Kenny Gilbert traveled the world before he ever left home. As a child, he grew up sharing meals with friends and neighbors whose food traditions came from all over the globe. It’s not surprising, then, that he developed a robust appreciation for flavors and ingredients that originated continents away from his home state of Ohio well before he became a widely recognized and award-winning Jacksonville, Florida-based chef.
Gilbert’s respect for the diversity of international foodways is apparent in the recipes and stories he shares in his new cookbook, Southern Cooking, Global Flavors. He encourages readers to draw on the flavor profiles they grew up with and to cook in ways that honor who they are and where they come from. At the same time, he never loses sight of his own origins. Whether it’s his mom’s biscuits (beloved of Oprah Winfrey, as Gilbert notes in the Flavor Bomb recipe on page 26) or his dad’s ribs (the standard against which he measures all others), the dishes he teaches his readers to cook are rooted in Black Southern cuisine and culture, and pay homage to the long history of African American creativity and innovation.
TLP: What made you want to write this kind of cookbook and why now?
Kenny Gilbert: I’ve been wanting to write a cookbook for a long time. [During] Covid, when everything was going down, I was going through all this stuff, all these life changes, and I felt like I had a lot to say. My story is mother born and raised in the South, dad from Chicago, I’ve got employees from all around the world, and I’ve really been nurturing this story and this talent for a long time. I was buying products from all around the world, and then I would take them and bring them into identifiable, Southern-international dishes. It kind of came to life.
TLP: How has culinary diversity shaped how you cook and the recipes you included in the book?
KG: My wife is Mexican American; I’m African American. Our families are from different parts of the country. We have some similar stories, but some that are different. If you open up our pantry, one side has Lawry’s Seasoned Salt, lemon pepper, garlic, and the other side has sázon, Goya products. Our families had to have these staples in order to cook these dishes.
Just about every household has diversity in terms of where they’re coming from. Maybe one side is Italian, one side is Polish. “I’ve gotta have pierogis. No, no, I’ve gotta have ravioli!” People who live in the South, they may love Southern food, but they want to have things that play into their flavor profile. That’s kind of how it all came to life: 10 iconic Southern dishes, flip these to take some ingredients that are common in your pantry and make it so they come to life for your family.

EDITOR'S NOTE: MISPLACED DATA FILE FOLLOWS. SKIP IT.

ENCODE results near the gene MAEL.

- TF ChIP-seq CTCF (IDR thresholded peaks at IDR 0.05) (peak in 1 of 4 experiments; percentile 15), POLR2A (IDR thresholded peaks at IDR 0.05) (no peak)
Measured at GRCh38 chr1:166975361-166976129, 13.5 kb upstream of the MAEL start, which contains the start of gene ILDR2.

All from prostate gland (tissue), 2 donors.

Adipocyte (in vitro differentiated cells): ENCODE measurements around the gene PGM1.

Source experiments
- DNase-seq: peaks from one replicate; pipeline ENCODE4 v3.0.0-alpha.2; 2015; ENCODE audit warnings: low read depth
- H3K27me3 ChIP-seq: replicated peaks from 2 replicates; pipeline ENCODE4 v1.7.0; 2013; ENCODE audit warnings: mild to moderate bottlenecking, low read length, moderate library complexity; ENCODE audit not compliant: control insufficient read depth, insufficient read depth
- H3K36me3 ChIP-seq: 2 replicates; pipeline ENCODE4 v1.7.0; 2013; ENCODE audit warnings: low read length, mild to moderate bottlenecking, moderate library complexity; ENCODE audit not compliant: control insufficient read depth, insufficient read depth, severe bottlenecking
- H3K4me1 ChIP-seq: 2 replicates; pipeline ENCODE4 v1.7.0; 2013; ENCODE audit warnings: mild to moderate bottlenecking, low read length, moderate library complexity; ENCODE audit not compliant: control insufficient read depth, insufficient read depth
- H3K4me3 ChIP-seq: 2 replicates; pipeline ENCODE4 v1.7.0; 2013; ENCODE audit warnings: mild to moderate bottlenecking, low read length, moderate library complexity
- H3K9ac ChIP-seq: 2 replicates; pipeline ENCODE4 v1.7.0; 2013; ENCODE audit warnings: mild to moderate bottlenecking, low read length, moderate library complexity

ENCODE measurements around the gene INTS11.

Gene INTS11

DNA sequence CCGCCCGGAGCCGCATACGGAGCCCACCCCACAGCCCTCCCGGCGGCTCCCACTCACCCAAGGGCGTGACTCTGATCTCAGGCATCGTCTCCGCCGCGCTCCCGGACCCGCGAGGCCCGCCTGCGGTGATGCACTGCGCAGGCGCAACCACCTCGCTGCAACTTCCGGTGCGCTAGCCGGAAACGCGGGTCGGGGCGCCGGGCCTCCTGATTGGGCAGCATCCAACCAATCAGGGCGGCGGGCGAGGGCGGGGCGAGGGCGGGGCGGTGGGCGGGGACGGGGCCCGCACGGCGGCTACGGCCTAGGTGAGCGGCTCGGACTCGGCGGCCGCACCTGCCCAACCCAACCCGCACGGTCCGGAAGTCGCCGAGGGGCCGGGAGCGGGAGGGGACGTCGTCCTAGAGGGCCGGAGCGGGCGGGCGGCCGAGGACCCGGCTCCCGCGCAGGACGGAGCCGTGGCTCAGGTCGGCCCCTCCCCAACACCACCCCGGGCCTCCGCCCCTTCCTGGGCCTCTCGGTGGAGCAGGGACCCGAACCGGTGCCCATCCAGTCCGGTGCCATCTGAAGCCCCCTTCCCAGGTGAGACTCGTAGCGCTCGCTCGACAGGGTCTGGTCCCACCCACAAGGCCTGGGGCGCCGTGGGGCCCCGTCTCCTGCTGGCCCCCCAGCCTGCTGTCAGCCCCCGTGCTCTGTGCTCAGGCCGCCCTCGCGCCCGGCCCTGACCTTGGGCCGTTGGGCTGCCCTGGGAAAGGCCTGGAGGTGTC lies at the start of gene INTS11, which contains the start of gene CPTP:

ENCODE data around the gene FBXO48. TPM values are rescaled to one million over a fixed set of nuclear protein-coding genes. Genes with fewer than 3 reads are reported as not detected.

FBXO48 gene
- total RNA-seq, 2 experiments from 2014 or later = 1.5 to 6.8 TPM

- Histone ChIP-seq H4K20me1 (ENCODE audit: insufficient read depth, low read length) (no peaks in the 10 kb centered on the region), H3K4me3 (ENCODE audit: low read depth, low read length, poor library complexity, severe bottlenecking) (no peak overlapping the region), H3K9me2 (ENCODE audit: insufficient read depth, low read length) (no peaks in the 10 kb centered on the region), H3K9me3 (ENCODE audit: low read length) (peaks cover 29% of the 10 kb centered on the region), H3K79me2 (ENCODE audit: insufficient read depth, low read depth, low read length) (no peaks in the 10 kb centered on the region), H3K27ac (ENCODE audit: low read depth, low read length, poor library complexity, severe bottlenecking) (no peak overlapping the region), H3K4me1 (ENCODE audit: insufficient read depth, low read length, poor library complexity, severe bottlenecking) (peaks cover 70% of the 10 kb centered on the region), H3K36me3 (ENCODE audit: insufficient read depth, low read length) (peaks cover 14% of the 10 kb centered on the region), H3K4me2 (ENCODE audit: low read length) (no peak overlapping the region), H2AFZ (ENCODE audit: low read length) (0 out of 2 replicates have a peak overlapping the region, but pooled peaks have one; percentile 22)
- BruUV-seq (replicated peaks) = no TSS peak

TLP: The idea of sitting across the table from someone who’s different from you is so important to the book. Has that always been part of the way you cook?
KG: It’s definitely who I am. I was always into cooking. My mom started me off from a young age. I grew up in very diverse neighborhoods. All my friends growing up had a different background. I remember going to friends’ houses, spending the night, and even at an early age what I was intrigued about was the ingredients that were different in the refrigerator. I remember Joe and Stacy and their mom, Linda—they were Italian, so their refrigerator had capicola, prosciutto, salami, mortadella, mozzarella, tomatoes and garlic and basil, this Italian dressing that was homemade. It was like, “What is this? This is crazy!” It stuck with me.
TLP: What’s your favorite recipe in the book?
KG: I think the recipe that kind of connects everything for me is my dad’s—Carle Anthony’s—ribs. That’s the foundation of me growing up. When I was in culinary school, I would come home and my dad would always have a batch of ribs, with his homemade sauce and a batch of slaw, a slice of white bread. That was comfort. That was me coming home.
Read more on how chef Kenny Gilbert honors his family’s food traditions with his Jerk-Spiced Spareribs with Coconut Guava Slaw.
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- by Erin Byers Murray
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